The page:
Friday, 6 September 2019

Booby Bird!, 4th September 2019

I've always loved Booby's! Who couldn't be buoyed by such a jocular name for a bird. Whether its true or not, I don't know, but I've heard before that Booby's were named because of their odd appearance and also their awkward manner when encountered on land owing to the ridiculous looking big feet (in various colours) that the Booby (or Sulidae) family possess and which have to be lifted in clown like fashion in order to walk. Boobys are seabirds that live in the tropical waters of the planet and primarily around islands in the Caribbean. Mrs Caley and I have never travelled to anywhere where Boobys live so my only previous knowledge of them is when they've featured on a wildlife documentary but even then, because of that name, the bird has lodged in my memory.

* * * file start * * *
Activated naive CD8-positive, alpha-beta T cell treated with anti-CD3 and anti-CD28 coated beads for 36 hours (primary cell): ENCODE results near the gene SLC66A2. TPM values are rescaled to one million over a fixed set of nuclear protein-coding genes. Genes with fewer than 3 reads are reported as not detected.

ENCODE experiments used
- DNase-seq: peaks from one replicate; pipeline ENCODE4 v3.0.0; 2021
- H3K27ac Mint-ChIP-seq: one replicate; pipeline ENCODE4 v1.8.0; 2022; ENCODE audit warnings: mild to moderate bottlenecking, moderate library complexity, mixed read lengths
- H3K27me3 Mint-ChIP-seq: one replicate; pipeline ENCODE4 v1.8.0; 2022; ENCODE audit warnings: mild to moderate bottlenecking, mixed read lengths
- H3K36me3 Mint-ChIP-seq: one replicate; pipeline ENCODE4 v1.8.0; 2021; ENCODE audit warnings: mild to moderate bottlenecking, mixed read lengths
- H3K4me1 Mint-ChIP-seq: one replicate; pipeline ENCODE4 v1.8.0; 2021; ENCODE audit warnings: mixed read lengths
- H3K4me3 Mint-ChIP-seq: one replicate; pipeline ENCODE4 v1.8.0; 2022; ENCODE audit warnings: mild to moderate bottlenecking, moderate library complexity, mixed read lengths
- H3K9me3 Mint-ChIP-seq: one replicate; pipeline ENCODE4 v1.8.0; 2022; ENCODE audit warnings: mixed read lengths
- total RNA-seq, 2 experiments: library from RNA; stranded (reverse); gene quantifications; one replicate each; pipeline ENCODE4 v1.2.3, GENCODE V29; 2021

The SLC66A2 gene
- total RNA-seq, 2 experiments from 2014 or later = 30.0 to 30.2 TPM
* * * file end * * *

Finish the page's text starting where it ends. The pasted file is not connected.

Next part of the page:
Just over a week ago a photo had emerged on Twitter that showed a possible Brown Booby flying off the shore in Kent. Then a few days later a holidaying birdwatcher had spotted another fishing in St Ives Bay in Cornwall. Presumably these birds had been victims of Hurricane Dorian which was wreaking havoc in the Caribbean region and had been blown away from their normal ranges. The Cornish bird was seen again and sparked a mass twitch since a Brown Boobys had never been seen in the UK before. I watched with interest the events in Cornwall which indicated that the bird was extremely tricky to connect with since it was usually only present early in the day and soon left the area once the beaches became busy. Hundreds of hardened twitchers made the journey to see the bird only to be disappointed and I read of many that made repeated trips before they got lucky. A good friend of mine went on Sunday and spent a frustrating day there and failed to see the bird. He then made a very wise decision to stay overnight and try again on Monday. The St Ives Bay bird wasn't seen then either but incredibly another different Brown Booby was sighted at Kynance Cove on The Lizard! The twitchers assembled on the north Cornish Coast then hot tailed it to the opposite coast and connected with what was a much easier bird to see (read Ewan's fantastic account here Black Audi Birding).